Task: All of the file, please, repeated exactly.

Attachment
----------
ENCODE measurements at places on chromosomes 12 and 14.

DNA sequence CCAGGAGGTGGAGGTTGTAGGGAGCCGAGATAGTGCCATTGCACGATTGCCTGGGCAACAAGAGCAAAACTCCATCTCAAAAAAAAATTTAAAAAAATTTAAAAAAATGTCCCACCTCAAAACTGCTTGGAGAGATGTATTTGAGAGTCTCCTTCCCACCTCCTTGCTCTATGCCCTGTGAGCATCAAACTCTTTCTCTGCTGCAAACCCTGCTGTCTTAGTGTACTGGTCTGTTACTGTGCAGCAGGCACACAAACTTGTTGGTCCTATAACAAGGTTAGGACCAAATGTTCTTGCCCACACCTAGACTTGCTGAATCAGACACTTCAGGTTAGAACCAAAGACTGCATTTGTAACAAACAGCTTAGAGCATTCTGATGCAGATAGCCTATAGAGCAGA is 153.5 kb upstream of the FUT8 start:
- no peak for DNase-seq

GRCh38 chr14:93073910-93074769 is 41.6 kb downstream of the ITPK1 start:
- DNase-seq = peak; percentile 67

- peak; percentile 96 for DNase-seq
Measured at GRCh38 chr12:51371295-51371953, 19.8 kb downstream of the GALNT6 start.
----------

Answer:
ENCODE measurements at places on chromosomes 12 and 14.

DNA sequence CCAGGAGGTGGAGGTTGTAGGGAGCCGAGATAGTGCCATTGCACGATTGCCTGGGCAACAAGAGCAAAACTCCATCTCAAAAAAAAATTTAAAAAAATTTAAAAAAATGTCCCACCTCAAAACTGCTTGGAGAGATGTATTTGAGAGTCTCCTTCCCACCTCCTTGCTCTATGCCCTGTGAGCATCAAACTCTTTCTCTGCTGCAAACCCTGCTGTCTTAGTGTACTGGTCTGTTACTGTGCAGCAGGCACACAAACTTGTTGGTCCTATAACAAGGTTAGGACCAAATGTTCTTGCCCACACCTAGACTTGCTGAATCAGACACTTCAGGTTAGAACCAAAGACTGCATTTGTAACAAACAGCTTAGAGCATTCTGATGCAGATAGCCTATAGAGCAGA is 153.5 kb upstream of the FUT8 start:
- no peak for DNase-seq

GRCh38 chr14:93073910-93074769 is 41.6 kb downstream of the ITPK1 start:
- DNase-seq = peak; percentile 67

- peak; percentile 96 for DNase-seq
Measured at GRCh38 chr12:51371295-51371953, 19.8 kb downstream of the GALNT6 start.